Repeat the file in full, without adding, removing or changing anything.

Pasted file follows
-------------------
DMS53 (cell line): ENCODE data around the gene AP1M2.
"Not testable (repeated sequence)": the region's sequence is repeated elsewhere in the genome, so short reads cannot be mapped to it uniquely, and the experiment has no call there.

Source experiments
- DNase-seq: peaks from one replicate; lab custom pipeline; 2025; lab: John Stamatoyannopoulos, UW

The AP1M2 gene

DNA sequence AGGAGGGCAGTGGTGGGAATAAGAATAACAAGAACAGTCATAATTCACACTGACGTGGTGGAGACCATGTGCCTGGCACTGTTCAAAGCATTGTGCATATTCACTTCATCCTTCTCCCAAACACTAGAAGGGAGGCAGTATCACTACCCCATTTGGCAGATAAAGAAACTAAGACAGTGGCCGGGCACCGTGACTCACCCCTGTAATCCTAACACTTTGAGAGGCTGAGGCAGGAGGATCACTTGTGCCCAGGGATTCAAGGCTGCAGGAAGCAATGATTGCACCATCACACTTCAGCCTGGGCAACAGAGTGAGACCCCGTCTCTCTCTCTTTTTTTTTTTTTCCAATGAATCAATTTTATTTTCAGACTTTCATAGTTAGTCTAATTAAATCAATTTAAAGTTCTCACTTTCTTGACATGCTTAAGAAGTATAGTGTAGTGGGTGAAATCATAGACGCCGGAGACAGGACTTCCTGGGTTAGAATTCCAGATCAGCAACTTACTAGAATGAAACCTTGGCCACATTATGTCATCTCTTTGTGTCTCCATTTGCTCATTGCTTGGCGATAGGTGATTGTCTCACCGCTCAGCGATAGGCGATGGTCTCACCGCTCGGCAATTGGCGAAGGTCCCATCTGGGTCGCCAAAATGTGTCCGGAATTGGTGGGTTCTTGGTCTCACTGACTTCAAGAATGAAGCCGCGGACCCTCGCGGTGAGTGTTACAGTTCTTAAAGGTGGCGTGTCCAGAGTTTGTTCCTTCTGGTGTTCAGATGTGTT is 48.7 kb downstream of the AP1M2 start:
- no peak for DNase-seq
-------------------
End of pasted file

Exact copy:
DMS53 (cell line): ENCODE data around the gene AP1M2.
"Not testable (repeated sequence)": the region's sequence is repeated elsewhere in the genome, so short reads cannot be mapped to it uniquely, and the experiment has no call there.

Source experiments
- DNase-seq: peaks from one replicate; lab custom pipeline; 2025; lab: John Stamatoyannopoulos, UW

The AP1M2 gene

DNA sequence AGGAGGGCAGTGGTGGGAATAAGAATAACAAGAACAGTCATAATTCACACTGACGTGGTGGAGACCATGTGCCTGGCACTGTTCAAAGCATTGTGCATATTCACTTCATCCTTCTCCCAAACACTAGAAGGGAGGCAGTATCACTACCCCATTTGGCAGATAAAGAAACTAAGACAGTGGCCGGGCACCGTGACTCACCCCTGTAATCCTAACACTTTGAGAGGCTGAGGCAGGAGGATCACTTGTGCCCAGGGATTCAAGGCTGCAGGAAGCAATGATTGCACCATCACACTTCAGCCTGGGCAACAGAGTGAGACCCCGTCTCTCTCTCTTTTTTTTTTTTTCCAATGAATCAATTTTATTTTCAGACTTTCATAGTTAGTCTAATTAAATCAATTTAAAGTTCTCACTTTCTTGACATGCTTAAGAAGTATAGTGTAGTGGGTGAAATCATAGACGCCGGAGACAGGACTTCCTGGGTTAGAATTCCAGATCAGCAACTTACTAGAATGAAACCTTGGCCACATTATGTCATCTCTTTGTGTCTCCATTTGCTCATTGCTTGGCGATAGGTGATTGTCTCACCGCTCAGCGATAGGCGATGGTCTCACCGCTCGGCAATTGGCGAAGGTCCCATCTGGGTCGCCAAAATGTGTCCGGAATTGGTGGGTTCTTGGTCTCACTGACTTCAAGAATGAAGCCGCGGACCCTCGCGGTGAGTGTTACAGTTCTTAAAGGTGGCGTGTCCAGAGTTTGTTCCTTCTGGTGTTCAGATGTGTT is 48.7 kb downstream of the AP1M2 start:
- no peak for DNase-seq